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Monday, 21 March 2016

Walk 173 Bideford to Barnstaple (Devon)

Walk 173 Bideford to Barnstaple (Devon)

(Third leg of English coastal walk – Lands End to Bristol)

Map: L/R 180
Distance: 12 miles or 20 km approx
Difficulty: quite easy
Terrain: mainly coastal and riverside path
Access: Parking at both ends.
Public transport: Frequent buses between Bideford and Barnstaple

Cross the River Torridge in Bideford using the old bridge which dates back to the 16th century. Evidently, not one of the 24 arches is the same size! On the other side is the aptly named East the Water where the path crosses the road but soon returns to the riverside. On the walk up the Torridge there is at least one rusty, abandoned hulk. Dominating the view is the A39 bridge which is rather pretentiously called The Atlantic Highway. A rather odd, small MOD property appears to contain a number of stuffed toys clinging to the inside of the wire fence.

Soon, the rather attractive front at Instow appears in view. For railway buffs this is a place to savour some old signals, signal box, platform and crossing gates. The meadow here is especially planted to provide interesting plants all year round. Continue the walk out of Instow alongside the north beach. There is a great little shop in Instow which provides interesting food and local produce.

After a few further miles you arrive at Lower Yelland and Home Marsh Farm. This section of the path is part of the Tarka Trail – a 150 mile figure of eight walking route. It is named after Henry Williamson's book Tarka the Otter which is set in the surrounding countryside. In the 1940s the area around Home Farm Marsh was one of the many wetlands drained to make the land more viable for agriculture. However, this was at the price of plant species and visiting birds whose numbers were greatly reduced. It was acquired by the Gaia Trust in 2002 who returned it to its original state. If you have time you can wander around the area and reflect the trust's motto which is “People and nature together since 1988”.

Across the River Taw is Horsey Island. Along the stretch between Lower Yelland and Fremington Quay the path follows what was once a railway line. Steam trains from Barnstaple ran along here for many years, to allow coal and lime to be imported from Wales and local pottery to be exported. The line was finally closed in 1982. For more information about the area, and the railway, Fremington Quay Heritage Centre is situated next to a cafe whose premises are in the old station.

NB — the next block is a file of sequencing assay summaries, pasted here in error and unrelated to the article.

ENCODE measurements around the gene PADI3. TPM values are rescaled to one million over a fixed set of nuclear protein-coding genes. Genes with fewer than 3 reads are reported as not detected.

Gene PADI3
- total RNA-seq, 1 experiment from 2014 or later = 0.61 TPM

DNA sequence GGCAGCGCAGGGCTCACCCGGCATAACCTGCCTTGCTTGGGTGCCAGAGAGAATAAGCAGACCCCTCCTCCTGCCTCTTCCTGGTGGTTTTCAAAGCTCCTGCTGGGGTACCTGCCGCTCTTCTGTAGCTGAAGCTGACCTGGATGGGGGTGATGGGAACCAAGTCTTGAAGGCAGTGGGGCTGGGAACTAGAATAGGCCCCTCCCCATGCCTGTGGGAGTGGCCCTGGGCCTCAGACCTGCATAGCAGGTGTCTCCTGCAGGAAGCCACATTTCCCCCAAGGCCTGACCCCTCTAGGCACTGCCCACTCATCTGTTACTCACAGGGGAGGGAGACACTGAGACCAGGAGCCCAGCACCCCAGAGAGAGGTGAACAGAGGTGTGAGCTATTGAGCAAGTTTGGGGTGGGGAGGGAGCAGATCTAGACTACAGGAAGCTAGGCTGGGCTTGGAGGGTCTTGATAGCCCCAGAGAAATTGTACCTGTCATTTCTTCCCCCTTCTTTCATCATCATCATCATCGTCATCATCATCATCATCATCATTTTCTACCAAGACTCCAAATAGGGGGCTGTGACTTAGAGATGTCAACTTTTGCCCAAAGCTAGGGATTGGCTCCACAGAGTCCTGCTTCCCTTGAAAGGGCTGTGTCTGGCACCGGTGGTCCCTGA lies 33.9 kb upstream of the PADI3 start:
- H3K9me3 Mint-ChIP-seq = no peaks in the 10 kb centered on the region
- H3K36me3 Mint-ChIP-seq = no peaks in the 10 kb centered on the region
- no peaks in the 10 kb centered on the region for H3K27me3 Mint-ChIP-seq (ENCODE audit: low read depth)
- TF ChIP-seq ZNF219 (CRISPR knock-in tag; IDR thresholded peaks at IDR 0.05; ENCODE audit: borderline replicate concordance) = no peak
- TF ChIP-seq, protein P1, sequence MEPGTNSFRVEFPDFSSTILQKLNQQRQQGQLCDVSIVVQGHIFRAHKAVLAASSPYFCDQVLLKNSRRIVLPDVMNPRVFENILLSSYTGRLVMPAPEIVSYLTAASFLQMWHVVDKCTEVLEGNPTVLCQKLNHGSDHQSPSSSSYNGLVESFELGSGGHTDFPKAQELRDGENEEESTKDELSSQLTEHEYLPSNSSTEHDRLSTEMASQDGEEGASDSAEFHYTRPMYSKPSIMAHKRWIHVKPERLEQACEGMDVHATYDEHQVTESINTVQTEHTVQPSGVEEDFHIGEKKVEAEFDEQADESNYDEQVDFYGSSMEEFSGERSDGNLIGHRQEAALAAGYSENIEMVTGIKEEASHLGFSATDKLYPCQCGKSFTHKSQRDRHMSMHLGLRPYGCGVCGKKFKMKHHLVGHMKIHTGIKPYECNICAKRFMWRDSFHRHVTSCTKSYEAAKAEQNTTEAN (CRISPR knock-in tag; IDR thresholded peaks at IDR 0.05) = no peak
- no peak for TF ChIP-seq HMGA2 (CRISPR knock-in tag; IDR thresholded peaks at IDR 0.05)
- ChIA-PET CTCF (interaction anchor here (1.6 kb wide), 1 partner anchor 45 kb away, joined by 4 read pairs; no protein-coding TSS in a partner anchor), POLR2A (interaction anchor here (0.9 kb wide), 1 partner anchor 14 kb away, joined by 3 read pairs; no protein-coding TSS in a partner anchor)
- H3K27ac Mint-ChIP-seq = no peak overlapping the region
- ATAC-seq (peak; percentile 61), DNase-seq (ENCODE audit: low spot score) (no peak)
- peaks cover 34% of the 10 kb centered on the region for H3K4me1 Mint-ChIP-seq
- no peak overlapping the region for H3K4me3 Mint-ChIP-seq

Continue the walk around to the bridge which takes you into the main part of Barnstaple. Over the bridge is the clock tower and Barnstaple Museum which is well worth a visit.

The town, one of the oldest in Britain, has been a royal borough since 930 and is one of only 4 Devon boroughs in the Domesday Book. Its importance as a port diminished when the River Taw silted up but it is still a major regional centre.

A few of the landmarks I enjoyed looking at here are: Barnstaple Parish Church of St Peter and St Mary – in 1864 Gilbert Scott was asked to straighten the crooked spire but refused as he said it was distinctive – look for the info boards which tell the story of two interesting vicars; Church Lane and its surroundings where almhouses were provided for the poor by prosperous 17th century merchants were built (together with the Alice Howard School for young maids); The Royal and Fortescue Hotel with its impressive frontage, formerly a coaching inn, it got its 'Royal' name from after the former Prince of Wales enjoyed apple pie and ice cream here in 1856.

Photos show: the old railway signals, box, gates etc. at Instow; Fremington Quay; Royal and Fortescue Hotel in Barnstaple. 

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